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Give It Up for Lentils

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11/17/2014

Give It Up for Lentils photo

In this week’s parsha, Toldot, we learn that Esau sold his birthright to Jacob for red lentil soup. He was famished from working all day and he needed food so Jacob tricked Esau into selling his birthright for a hot meal. We also learn that Esau was a hunter and Jacob a learned young man. Another way of looking at this is that Esau was yang and Jacob was yin. Yang represents physical strength and yin mental strength. Esau was easily tricked because he needed his physical strength to survive, while Jacob could be patient in order to achieve dominance through his wits. Jacob probably knew that lentil soup can make a person feel fuller in a shorter amount of time and used that to his advantage. I am assuming that Esau also knew that lentils made him feel stronger. So what is in lentils that makes them so good for us?

Lentils are legumes and they are packed with folate. Folate is an important nutrient because it may help prevent Alzheimer’s disease, depression, and osteoporosis. It also helps promote healthy red blood cells to prevent anemia. Most commonly, folate is put in women’s prenatal vitamins to prevent neural tube defects in developing babies. One cup of lentils contains 89.5 percent of the recommended daily intake of folate.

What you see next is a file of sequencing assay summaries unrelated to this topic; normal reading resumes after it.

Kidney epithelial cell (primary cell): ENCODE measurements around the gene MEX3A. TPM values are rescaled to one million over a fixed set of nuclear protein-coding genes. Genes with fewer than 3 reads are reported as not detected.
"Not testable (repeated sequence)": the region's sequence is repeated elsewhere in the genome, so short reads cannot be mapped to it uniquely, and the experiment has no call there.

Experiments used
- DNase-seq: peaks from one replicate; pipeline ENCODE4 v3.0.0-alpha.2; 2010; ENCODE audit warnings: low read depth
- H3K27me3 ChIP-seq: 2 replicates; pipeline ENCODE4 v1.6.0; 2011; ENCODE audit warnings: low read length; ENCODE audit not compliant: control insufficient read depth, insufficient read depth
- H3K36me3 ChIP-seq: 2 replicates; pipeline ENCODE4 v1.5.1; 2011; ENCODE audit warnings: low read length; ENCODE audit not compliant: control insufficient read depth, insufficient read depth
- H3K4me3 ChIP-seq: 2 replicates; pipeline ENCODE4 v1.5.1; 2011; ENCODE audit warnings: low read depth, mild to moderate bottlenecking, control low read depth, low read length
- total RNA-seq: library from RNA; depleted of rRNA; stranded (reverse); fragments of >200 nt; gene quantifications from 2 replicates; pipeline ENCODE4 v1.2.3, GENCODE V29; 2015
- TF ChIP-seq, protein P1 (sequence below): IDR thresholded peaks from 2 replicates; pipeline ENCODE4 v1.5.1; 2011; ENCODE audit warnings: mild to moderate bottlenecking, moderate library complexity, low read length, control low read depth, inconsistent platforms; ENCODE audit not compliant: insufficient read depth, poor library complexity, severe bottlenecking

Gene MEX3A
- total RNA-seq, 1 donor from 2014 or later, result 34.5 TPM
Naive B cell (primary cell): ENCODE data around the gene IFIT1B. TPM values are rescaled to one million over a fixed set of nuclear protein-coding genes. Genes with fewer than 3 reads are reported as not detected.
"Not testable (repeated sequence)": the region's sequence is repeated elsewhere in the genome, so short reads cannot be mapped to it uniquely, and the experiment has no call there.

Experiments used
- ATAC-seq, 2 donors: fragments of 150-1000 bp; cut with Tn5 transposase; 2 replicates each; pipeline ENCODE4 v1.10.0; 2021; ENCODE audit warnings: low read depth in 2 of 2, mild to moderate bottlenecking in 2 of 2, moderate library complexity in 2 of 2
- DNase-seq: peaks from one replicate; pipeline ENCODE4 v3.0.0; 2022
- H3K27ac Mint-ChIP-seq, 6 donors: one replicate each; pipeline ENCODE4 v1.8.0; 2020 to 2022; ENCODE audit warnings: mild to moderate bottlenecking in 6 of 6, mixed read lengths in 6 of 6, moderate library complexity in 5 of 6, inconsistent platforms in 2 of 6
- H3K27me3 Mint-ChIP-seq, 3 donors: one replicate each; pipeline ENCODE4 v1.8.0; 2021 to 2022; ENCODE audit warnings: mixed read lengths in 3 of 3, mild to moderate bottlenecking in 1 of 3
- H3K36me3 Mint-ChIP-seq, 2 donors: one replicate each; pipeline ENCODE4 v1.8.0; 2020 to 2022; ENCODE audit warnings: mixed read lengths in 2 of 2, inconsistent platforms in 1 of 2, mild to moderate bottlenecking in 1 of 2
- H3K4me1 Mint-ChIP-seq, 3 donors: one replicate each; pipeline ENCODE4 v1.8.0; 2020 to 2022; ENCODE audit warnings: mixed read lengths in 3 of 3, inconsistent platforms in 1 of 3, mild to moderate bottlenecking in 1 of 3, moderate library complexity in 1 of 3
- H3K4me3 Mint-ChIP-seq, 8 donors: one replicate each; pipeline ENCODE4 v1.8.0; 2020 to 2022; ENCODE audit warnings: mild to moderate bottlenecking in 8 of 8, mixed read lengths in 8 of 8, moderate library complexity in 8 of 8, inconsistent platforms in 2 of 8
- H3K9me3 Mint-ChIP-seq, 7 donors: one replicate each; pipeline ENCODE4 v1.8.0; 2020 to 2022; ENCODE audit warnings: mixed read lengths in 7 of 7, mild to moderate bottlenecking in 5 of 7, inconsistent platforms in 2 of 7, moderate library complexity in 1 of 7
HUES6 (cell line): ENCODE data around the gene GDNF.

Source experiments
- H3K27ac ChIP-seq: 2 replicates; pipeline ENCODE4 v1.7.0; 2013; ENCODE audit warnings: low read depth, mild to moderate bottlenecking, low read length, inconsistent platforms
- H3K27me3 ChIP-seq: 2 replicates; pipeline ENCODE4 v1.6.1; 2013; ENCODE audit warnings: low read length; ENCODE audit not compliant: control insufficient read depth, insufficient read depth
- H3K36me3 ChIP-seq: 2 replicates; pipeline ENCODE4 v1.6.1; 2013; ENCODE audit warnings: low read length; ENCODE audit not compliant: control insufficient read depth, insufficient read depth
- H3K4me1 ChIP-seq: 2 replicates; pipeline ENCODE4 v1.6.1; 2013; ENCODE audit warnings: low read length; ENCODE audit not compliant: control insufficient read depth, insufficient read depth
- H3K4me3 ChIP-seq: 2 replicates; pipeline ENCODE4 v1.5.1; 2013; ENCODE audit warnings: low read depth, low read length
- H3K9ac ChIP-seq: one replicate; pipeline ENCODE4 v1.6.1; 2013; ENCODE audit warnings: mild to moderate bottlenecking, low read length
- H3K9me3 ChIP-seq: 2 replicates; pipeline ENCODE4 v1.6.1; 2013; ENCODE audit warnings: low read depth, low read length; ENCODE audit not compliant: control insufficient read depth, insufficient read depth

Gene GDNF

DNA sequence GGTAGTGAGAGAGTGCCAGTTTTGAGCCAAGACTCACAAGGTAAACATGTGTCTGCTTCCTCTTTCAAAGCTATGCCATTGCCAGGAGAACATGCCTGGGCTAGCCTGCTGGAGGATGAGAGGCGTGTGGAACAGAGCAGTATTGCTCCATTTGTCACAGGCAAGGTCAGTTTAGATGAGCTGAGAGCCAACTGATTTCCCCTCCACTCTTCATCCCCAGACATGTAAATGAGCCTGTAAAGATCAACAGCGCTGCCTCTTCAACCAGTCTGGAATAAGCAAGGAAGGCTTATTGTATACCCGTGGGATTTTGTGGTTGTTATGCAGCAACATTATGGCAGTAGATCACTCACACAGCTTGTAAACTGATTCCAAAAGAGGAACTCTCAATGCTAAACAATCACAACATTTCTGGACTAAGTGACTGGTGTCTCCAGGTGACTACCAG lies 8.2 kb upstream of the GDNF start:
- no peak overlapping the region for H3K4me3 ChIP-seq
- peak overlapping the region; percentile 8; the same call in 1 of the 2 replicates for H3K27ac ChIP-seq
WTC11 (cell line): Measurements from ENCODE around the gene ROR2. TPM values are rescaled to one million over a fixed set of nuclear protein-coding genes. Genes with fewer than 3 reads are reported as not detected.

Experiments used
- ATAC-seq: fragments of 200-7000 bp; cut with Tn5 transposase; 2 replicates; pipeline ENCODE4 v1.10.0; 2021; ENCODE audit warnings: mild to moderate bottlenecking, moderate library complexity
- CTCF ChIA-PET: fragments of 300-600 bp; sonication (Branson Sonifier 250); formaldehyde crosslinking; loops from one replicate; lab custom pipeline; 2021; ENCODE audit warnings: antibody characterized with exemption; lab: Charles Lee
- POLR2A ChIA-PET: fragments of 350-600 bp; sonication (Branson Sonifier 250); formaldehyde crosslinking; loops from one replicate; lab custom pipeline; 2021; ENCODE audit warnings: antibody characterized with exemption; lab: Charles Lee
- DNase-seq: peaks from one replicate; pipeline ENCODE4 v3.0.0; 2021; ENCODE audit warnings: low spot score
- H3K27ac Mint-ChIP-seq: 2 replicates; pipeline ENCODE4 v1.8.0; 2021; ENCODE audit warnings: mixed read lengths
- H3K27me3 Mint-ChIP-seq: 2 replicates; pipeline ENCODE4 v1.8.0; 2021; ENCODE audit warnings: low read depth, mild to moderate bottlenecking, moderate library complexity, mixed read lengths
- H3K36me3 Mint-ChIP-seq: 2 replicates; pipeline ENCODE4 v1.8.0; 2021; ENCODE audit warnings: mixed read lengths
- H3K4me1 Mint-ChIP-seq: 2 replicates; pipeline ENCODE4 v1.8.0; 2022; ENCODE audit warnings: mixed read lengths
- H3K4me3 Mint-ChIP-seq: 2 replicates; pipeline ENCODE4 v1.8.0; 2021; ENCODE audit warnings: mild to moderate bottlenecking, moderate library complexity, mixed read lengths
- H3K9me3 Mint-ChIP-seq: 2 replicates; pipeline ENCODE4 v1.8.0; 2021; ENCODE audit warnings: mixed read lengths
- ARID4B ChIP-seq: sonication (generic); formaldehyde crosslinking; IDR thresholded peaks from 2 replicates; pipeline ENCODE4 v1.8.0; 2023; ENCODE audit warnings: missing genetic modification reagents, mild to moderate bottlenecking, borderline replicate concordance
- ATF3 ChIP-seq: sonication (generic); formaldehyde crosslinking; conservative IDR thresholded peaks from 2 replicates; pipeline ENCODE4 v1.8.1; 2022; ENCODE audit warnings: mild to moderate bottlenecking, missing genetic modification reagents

Legumes get some negative attention because they make people gassy. Lentils are no exception because they contain soluble fiber, which slows down digestion, keeping a person fuller longer but also causing gas. Lentils also contain insoluble fiber, which allow a person to be more regular. In general, fiber helps us clean out our colons the natural way. A cup of lentils contains 62.5 percent of our recommended daily intake of fiber. The trick to avoid passing gas from lentils it is important to soak the lentils in warm water at room temperature for at least 48 hours before cooking and eating them. This process will allow the lentil to sprout, which will make it more digestible. Sprouting also increases the vitamin and mineral content of a lentil.

Lentils also contain iron, protein, zinc, and vitamin B6. A cup of lentils is basically a little multivitamin that doesn’t taste like a fake fruit and isn’t hard to swallow. The iron in lentils can help replenish energy especially after a long day, so it is understandable that Esau craved the lentil soup after a long day of hunting. Also, because they contain protein, Esau was able to stay fuller longer and build muscle. From lentil soup, Esau was able to get everything he needed to stay strong.

Esau and Jacob were a yin and yang symbol during delivery. Jacob held onto Esau’s leg perfectly intertwining yin and yang. Their differences led them to needing different things to survive. Esau needed strength and Jacob needed to lead the Jewish people. Lentils were a way for both of them to get what they needed. I understand; I would give up my birthright (as the younger and cuter sibling) for some of my cousin’s tomato-lentil soup.

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